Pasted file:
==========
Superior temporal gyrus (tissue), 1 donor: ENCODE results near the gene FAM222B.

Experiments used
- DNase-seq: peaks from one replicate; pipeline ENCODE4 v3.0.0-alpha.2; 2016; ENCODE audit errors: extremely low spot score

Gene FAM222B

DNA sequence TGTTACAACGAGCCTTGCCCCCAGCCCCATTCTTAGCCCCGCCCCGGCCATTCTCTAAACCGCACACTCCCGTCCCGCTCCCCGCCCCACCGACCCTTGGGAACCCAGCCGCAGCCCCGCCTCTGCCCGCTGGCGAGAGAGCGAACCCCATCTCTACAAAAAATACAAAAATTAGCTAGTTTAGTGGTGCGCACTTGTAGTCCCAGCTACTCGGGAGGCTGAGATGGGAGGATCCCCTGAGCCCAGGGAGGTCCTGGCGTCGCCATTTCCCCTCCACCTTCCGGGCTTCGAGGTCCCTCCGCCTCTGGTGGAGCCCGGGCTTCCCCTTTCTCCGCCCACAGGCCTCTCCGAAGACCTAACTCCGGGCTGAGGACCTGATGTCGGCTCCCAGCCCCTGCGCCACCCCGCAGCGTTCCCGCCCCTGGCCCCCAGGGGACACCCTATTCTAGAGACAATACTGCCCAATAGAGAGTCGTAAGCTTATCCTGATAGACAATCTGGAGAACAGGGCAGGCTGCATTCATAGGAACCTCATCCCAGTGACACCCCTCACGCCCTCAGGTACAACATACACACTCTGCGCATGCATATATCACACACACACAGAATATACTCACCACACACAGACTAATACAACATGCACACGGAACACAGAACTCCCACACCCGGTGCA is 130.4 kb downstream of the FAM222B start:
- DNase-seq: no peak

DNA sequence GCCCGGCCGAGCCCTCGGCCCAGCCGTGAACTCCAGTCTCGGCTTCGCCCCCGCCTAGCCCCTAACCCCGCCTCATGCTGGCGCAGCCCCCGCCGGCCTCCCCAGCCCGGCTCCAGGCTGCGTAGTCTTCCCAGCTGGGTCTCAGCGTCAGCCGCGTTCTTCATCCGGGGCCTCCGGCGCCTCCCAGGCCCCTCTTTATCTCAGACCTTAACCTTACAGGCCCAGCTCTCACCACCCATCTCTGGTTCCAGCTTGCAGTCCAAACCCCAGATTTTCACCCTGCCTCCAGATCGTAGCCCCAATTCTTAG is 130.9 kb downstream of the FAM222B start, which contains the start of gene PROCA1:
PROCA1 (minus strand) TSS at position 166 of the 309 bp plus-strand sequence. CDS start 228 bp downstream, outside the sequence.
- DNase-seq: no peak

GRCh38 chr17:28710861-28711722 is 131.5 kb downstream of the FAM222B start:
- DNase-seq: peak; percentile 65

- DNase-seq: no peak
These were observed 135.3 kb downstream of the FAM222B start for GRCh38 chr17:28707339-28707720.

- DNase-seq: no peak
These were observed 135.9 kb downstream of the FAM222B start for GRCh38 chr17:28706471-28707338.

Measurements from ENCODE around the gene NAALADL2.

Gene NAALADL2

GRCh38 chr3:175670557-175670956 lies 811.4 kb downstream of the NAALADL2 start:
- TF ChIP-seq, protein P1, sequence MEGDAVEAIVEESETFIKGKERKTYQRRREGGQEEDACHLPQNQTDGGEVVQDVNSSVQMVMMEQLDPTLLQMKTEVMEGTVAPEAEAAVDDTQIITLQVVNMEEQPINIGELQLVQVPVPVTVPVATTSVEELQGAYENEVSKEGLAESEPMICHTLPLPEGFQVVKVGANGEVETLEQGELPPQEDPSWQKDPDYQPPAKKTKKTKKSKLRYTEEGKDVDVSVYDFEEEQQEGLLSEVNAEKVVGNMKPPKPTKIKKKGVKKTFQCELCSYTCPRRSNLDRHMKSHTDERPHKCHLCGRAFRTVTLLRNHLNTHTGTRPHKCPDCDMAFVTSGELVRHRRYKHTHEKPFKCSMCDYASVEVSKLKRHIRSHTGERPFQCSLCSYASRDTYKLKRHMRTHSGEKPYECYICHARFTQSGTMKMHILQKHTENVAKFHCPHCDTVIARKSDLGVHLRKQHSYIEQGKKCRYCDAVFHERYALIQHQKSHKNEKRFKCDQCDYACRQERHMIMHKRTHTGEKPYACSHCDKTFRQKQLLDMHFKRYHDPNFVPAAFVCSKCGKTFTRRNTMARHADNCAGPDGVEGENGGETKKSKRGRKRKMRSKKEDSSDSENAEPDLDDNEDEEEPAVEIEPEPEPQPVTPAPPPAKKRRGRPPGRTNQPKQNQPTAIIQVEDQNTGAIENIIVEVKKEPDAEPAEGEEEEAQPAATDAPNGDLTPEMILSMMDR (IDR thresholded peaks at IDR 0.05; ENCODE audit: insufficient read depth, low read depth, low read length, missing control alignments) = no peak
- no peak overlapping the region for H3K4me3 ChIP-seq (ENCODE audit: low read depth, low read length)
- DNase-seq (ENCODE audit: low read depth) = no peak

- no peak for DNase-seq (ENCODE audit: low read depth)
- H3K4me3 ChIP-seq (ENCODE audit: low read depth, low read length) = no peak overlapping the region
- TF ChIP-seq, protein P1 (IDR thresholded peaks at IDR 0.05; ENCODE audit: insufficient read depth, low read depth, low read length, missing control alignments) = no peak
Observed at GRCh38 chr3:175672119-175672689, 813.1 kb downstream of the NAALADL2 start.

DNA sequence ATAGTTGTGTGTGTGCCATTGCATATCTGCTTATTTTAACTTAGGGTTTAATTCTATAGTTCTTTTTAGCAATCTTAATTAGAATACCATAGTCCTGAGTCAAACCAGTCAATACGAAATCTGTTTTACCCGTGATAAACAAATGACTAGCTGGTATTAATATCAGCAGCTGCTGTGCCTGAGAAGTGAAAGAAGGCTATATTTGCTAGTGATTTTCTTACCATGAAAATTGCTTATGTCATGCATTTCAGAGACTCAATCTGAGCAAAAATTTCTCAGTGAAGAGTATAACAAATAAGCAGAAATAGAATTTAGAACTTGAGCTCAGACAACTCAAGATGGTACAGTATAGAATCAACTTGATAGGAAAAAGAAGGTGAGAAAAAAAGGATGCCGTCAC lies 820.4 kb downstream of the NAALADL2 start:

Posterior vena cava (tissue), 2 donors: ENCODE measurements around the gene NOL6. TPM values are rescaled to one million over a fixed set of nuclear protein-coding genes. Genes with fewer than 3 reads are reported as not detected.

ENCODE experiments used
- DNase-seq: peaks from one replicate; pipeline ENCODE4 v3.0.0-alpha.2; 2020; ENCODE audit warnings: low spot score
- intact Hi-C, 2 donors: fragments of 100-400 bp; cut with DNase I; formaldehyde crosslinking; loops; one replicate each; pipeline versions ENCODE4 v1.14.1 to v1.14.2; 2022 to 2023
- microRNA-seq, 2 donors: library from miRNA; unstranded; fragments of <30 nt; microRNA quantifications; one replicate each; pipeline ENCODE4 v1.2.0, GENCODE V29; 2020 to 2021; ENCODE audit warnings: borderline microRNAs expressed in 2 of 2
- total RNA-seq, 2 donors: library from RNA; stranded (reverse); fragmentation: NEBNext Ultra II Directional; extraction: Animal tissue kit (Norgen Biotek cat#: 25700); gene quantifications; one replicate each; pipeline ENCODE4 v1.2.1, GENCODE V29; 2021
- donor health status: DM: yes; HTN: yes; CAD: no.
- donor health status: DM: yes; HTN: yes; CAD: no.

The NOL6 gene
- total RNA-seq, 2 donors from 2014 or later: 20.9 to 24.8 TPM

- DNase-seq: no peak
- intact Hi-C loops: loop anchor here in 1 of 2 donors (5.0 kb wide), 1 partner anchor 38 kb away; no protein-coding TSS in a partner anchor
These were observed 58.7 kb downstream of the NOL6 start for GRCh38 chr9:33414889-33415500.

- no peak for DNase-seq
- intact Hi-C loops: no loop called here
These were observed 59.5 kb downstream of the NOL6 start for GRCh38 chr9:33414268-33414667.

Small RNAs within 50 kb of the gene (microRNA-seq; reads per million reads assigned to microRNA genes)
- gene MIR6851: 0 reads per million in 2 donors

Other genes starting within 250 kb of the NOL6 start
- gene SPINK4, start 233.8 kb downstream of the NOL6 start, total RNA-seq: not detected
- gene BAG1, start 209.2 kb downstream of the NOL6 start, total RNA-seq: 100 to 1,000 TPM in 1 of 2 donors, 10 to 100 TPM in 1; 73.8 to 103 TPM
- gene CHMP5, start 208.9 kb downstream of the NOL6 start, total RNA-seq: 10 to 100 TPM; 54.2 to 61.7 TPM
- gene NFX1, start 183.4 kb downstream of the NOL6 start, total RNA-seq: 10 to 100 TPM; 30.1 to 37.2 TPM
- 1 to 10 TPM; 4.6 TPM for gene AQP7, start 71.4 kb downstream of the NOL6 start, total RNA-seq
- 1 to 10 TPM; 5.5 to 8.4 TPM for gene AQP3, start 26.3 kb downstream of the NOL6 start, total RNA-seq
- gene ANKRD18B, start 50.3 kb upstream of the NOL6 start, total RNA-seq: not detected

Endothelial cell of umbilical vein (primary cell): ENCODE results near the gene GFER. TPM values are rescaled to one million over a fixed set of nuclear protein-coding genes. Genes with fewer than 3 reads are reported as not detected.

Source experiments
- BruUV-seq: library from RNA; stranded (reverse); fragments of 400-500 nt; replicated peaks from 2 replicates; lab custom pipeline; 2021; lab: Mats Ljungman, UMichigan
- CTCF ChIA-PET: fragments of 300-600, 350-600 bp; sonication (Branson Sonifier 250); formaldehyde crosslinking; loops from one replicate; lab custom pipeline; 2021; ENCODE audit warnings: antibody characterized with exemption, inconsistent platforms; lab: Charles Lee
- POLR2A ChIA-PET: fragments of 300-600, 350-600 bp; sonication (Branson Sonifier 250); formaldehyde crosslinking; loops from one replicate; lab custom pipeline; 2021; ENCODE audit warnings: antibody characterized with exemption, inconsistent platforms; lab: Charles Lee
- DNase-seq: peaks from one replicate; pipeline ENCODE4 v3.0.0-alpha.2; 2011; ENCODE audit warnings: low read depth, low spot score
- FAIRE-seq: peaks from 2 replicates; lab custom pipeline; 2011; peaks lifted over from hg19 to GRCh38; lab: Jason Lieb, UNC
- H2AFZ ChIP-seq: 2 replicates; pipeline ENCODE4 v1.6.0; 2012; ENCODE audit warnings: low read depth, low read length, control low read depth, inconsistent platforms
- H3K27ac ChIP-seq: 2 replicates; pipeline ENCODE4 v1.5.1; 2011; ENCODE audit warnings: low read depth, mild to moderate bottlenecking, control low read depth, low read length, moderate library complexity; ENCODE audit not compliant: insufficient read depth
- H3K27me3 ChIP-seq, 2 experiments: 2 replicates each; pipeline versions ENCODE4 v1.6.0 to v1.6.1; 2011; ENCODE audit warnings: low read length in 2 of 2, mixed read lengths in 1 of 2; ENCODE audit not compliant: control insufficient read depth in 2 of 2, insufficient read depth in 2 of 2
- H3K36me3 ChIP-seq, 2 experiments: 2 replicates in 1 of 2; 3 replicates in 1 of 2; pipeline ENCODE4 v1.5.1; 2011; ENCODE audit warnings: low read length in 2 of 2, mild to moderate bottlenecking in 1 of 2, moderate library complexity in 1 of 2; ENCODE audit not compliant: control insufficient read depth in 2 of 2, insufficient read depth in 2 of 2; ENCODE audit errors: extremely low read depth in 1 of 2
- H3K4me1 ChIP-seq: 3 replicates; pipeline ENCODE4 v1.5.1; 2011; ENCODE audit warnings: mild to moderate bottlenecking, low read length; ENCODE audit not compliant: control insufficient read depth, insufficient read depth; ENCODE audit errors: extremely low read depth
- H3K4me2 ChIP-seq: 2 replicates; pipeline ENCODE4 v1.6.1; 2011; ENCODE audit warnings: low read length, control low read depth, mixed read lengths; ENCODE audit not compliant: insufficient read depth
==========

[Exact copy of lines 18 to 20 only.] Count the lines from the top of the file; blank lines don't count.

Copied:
GRCh38 chr3:175670557-175670956 lies 811.4 kb downstream of the NAALADL2 start:
- TF ChIP-seq, protein P1, sequence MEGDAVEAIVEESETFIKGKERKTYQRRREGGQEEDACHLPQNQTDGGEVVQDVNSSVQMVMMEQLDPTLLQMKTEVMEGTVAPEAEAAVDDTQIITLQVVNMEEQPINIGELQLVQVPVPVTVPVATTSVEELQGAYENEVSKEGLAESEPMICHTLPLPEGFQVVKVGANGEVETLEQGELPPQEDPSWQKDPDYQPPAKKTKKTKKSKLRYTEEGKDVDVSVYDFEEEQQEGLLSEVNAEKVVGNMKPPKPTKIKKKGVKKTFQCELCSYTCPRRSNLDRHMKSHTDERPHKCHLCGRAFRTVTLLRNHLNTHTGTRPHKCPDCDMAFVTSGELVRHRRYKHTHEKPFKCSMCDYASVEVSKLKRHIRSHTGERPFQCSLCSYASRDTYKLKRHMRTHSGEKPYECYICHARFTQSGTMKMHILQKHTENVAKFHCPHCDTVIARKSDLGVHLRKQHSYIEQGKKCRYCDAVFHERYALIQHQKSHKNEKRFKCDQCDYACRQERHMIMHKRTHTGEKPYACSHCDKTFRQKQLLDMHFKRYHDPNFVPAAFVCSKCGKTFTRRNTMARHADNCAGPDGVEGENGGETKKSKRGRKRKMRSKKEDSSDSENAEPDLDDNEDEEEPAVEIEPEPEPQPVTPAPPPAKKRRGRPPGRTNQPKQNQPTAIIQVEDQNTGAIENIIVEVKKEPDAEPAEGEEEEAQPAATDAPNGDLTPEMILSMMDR (IDR thresholded peaks at IDR 0.05; ENCODE audit: insufficient read depth, low read depth, low read length, missing control alignments) = no peak
- no peak overlapping the region for H3K4me3 ChIP-seq (ENCODE audit: low read depth, low read length)